Arbitrage nomads are stripping the carcasses of America's dying big-box stores and moving the choicest morsels into Amazon warehouses

Across America, semi-homeless "nomads" drive from big-box store to big-box store, hunting for items on clearance that Amazon customers are paying a premium for; when they find them, they snap them up and add them to the bins at Fulfillment by Amazon warehouses, whence they are shipped on to consumers. Read the rest

Material culture, considered (harmful?)

Designer, maker and writer Hillary Predko's "Kipple Field Notes" is five short essays on the nature of stuff in the 21st century, its relationship to justice, the environment, cities, intergenerational strife, housing, and geopolitics. Read the rest

Things Organized Neatly: a book of knollish greatness

The Things Organized Neatly blog (previously), which celebrates the kentucky art of knolling, is now a gorgeous, essential book filled with photos of meticulously arranged wonders of all description. Read the rest

Blooks: functional objects disguised as books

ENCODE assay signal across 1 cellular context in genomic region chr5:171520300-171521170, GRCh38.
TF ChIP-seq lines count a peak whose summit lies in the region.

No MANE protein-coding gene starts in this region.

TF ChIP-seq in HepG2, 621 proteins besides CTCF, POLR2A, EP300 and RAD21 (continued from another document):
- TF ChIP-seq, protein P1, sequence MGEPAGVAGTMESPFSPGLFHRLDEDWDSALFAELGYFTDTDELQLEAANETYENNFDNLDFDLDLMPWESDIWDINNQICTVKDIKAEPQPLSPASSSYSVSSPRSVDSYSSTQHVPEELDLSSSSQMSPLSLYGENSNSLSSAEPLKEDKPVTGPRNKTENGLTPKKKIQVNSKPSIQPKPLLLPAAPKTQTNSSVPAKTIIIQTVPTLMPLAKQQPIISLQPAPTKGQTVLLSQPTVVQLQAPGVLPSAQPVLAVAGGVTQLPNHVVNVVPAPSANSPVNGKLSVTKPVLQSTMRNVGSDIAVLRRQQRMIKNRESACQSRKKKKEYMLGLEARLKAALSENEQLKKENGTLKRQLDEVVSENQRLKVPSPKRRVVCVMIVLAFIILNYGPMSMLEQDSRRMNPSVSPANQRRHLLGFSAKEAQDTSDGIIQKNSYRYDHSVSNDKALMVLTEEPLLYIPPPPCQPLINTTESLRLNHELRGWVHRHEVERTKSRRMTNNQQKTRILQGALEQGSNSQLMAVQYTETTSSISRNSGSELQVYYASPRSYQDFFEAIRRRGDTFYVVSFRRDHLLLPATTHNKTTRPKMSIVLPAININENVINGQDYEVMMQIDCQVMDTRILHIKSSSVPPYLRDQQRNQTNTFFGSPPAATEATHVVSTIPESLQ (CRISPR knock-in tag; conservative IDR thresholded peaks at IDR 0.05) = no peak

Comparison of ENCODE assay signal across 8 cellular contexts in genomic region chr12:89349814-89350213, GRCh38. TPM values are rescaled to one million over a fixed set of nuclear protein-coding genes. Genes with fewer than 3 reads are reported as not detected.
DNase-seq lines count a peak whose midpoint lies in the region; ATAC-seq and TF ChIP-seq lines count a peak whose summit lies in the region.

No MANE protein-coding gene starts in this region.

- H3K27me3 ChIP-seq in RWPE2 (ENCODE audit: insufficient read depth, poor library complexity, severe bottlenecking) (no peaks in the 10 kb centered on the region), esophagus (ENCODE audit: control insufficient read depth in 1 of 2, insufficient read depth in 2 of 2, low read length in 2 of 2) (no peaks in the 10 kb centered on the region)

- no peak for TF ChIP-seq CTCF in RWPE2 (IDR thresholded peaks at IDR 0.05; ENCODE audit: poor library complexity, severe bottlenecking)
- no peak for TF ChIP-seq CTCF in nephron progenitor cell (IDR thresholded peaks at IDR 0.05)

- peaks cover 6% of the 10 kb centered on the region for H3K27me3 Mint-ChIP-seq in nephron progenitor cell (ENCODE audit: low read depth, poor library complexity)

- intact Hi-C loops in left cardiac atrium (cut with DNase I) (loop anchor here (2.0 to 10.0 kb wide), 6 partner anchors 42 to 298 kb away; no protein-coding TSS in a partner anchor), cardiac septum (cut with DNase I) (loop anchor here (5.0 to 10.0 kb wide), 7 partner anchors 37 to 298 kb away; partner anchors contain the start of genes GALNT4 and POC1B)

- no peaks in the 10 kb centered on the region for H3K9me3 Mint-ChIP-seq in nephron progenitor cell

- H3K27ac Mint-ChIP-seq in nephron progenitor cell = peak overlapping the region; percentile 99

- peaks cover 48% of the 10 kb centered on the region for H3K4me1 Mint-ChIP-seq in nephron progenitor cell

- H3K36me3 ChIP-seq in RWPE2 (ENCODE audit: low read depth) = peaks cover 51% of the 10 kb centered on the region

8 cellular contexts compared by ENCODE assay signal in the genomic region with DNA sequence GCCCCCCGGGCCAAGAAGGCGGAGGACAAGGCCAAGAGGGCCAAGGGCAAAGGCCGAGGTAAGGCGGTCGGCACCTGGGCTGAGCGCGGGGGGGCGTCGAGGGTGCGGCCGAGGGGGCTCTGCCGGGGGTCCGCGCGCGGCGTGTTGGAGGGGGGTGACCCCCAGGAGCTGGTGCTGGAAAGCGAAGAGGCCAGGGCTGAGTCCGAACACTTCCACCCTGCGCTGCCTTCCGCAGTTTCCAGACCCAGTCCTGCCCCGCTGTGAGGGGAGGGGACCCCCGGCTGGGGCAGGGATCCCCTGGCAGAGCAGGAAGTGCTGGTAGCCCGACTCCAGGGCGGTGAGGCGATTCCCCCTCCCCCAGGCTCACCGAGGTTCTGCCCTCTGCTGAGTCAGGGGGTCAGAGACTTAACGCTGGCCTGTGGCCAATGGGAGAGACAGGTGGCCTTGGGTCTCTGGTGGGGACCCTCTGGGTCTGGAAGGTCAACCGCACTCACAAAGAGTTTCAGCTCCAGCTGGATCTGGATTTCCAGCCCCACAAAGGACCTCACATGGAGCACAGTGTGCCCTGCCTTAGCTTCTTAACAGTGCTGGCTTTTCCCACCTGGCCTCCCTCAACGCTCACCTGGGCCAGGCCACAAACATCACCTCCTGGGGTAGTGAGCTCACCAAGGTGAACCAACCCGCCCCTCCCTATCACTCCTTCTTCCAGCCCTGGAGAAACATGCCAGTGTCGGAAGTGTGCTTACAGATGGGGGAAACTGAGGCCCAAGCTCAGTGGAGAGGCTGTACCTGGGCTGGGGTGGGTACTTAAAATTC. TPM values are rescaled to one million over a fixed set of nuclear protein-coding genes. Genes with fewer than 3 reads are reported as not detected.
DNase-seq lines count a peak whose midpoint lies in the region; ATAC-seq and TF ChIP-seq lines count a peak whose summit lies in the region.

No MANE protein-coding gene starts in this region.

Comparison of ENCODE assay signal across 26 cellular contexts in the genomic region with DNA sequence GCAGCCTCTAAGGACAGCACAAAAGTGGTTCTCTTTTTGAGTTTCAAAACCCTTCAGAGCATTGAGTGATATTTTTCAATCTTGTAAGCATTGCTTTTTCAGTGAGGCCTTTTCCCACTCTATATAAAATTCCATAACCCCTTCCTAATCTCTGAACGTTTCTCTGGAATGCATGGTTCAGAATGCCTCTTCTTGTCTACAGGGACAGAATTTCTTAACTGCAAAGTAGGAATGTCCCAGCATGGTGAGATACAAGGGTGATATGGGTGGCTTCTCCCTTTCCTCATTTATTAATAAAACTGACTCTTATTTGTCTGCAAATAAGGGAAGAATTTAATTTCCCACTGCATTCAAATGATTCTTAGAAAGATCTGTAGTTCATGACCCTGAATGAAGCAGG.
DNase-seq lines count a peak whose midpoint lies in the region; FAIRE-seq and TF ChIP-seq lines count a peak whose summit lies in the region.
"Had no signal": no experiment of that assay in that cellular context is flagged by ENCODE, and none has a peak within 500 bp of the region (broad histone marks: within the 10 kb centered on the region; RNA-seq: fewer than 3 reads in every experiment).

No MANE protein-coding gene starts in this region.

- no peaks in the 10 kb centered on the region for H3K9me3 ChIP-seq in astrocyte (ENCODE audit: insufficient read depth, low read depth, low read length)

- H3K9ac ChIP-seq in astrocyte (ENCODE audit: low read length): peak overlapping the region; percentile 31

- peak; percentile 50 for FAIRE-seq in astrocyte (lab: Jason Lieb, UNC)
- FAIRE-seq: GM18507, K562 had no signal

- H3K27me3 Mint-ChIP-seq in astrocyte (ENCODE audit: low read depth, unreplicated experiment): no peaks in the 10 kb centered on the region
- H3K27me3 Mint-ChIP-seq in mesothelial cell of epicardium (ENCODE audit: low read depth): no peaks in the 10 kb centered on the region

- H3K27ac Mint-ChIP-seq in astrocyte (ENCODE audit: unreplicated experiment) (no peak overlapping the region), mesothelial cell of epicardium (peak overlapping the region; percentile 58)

About Blooks is a blog devoted to "blooks," objects that look like books but aren't, such as book-shaped handbags, hollow books used to hide valuables, and booze flasks that are disguised as books. Read the rest

Object Lessons: short, thrilling books and essays about everyday objects

The Object Lessons project, edited by game theory legend Ian Bogost and cultural studies academic Christopher Schaberg, commissions short essays and small, beautiful books about everyday objects from shipping containers to toast. Read the rest

Forget tidying: losing your precious possessions is the real "life-changing magic"

Marie Kondo's Life-Changing Magic of Tidying Up became a global bestseller by advising you to get rid of everything that doesn't bring you joy, and advising you to anthropomorphize your belongings and imagine how they feel about being owned by you. Read the rest

Venn diagram of anticonventional objects

As someone who gets off on material culture (but struggles with space constraints, financial reality and environmental concerns), I was struck by Bruce Sterling's Venn diagram depicting "anticonventional objects" -- a phrase that pretty much sums up my wunderkammer urge.

Update: See also Mark's account of Bruce's presentation of this graphic at Maker Faire Rome.

*A prettier version of an earlier sketch of mine. Read the rest